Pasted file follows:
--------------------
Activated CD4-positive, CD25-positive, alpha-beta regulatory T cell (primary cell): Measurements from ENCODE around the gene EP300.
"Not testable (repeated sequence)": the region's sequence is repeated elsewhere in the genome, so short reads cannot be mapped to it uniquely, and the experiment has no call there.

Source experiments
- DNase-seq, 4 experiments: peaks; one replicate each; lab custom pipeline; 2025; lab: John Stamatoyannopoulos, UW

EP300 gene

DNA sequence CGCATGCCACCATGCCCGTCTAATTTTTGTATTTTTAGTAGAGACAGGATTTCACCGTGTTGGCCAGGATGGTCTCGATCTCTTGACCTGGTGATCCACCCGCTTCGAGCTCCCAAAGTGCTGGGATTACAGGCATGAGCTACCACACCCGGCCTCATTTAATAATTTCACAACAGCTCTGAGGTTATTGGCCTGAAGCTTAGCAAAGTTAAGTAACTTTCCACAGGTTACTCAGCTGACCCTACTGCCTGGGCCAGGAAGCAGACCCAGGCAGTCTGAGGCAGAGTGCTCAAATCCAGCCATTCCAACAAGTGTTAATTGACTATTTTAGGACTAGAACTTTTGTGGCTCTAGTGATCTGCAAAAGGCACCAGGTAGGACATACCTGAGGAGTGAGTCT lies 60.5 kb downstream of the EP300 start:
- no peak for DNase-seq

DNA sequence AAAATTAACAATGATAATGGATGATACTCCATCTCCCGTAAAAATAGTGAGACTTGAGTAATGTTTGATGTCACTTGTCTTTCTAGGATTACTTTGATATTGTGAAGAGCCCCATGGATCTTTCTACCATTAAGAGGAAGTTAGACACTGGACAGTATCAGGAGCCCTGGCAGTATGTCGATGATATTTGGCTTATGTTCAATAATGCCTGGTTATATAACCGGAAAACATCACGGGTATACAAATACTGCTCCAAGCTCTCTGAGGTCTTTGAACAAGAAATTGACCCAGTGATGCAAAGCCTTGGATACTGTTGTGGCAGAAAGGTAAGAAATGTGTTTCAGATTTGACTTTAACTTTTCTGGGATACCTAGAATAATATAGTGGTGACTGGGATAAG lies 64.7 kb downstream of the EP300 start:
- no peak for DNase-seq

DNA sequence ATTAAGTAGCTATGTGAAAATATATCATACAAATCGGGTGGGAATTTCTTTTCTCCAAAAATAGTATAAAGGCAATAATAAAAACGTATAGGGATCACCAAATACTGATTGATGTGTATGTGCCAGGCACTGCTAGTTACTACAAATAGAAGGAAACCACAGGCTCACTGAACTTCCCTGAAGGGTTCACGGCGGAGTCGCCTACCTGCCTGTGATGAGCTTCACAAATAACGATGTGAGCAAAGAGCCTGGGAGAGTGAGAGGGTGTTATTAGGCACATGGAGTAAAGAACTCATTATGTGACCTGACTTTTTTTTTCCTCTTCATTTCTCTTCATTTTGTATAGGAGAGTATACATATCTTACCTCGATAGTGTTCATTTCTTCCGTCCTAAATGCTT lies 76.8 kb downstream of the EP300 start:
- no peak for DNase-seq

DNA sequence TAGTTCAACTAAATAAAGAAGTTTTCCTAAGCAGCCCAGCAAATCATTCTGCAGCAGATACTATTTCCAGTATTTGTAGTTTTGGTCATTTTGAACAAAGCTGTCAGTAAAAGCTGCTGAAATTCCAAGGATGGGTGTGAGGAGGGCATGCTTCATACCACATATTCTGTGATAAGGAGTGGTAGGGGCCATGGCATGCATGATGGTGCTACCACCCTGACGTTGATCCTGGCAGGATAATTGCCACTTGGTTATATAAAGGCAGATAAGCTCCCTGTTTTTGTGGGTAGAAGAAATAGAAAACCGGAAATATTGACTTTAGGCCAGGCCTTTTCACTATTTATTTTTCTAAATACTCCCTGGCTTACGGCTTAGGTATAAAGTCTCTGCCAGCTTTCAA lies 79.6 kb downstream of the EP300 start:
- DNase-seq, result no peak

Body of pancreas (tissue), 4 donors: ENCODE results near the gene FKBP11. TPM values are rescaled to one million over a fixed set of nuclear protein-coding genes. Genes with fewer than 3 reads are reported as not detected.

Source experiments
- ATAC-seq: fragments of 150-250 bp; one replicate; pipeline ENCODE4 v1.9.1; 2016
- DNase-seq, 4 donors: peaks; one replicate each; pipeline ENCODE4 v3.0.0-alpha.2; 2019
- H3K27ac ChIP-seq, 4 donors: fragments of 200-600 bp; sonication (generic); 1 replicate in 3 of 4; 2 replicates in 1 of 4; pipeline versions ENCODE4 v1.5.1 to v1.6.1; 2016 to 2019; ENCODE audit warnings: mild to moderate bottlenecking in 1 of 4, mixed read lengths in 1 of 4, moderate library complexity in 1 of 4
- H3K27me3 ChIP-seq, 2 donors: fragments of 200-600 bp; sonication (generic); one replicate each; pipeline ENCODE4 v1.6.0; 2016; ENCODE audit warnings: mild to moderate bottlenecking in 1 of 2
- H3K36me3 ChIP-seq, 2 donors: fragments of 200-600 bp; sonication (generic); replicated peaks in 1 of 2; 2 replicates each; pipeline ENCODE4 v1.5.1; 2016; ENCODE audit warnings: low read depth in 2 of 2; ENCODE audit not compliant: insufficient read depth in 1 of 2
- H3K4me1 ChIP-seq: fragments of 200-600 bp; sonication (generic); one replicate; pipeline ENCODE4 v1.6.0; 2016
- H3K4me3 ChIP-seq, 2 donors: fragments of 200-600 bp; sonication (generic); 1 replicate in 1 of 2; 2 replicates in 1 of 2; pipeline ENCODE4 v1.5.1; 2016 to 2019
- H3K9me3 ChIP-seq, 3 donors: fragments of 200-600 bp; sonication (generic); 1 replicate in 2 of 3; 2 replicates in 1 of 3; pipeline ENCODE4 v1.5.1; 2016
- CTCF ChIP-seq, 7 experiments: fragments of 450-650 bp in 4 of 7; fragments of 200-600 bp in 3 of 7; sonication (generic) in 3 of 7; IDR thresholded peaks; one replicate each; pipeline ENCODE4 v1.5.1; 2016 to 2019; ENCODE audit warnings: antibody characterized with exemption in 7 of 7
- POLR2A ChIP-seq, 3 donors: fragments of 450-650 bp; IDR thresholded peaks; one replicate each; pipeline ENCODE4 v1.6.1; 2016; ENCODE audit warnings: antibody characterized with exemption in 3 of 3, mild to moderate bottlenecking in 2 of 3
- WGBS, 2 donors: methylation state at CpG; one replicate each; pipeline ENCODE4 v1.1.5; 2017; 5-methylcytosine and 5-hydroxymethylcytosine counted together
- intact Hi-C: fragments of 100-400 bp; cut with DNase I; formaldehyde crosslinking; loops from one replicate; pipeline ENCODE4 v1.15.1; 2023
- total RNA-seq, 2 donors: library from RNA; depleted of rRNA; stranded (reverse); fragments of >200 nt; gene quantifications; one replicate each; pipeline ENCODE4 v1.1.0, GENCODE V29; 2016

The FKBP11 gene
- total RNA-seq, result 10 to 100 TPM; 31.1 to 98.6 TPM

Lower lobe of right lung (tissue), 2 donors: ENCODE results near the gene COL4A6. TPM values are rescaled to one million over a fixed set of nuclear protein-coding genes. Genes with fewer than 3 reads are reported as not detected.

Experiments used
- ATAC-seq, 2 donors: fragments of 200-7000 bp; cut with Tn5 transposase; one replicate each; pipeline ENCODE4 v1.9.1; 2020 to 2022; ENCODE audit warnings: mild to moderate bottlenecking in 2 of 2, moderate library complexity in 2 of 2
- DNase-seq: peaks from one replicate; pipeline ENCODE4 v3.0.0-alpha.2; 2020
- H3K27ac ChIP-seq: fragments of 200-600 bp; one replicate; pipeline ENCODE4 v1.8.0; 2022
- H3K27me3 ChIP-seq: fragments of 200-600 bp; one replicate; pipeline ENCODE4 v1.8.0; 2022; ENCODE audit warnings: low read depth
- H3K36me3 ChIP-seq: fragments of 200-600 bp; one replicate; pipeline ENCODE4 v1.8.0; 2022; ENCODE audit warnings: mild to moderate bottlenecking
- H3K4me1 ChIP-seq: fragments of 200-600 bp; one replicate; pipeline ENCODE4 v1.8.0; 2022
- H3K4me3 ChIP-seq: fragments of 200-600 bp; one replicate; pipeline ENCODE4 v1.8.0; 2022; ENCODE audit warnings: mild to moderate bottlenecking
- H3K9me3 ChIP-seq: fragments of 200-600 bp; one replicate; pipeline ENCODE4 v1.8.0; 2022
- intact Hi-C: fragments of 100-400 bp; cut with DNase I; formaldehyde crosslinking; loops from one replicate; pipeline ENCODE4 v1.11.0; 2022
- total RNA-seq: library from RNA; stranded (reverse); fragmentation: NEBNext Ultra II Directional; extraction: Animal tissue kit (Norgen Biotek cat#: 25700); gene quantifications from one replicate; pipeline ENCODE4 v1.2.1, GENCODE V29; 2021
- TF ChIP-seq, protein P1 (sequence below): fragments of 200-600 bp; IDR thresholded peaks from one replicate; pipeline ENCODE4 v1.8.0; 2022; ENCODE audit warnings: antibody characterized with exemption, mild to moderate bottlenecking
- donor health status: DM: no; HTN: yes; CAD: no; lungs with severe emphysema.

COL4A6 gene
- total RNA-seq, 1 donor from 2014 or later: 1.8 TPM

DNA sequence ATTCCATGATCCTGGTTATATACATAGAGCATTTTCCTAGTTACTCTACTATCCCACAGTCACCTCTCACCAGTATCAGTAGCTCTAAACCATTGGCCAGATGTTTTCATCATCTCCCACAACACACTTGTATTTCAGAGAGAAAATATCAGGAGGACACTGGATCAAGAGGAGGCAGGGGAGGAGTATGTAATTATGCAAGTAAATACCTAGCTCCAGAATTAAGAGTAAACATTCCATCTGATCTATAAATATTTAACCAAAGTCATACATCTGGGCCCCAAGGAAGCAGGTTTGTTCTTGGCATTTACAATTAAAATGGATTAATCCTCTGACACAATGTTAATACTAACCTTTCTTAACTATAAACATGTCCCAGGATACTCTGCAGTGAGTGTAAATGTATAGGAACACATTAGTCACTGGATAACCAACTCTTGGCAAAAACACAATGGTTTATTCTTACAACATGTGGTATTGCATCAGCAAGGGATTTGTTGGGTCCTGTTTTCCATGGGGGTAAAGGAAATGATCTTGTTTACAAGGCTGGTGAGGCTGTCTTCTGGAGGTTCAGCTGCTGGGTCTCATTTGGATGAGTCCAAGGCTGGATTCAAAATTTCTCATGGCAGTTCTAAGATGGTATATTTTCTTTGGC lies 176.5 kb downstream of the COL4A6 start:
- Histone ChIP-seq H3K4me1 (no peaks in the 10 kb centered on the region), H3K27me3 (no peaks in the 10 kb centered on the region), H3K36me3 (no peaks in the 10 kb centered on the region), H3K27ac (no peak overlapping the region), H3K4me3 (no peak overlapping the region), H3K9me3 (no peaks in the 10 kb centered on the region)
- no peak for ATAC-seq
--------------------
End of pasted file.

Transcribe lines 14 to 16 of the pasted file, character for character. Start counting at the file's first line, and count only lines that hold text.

Body of pancreas (tissue), 4 donors: ENCODE results near the gene FKBP11. TPM values are rescaled to one million over a fixed set of nuclear protein-coding genes. Genes with fewer than 3 reads are reported as not detected.

Source experiments
- ATAC-seq: fragments of 150-250 bp; one replicate; pipeline ENCODE4 v1.9.1; 2016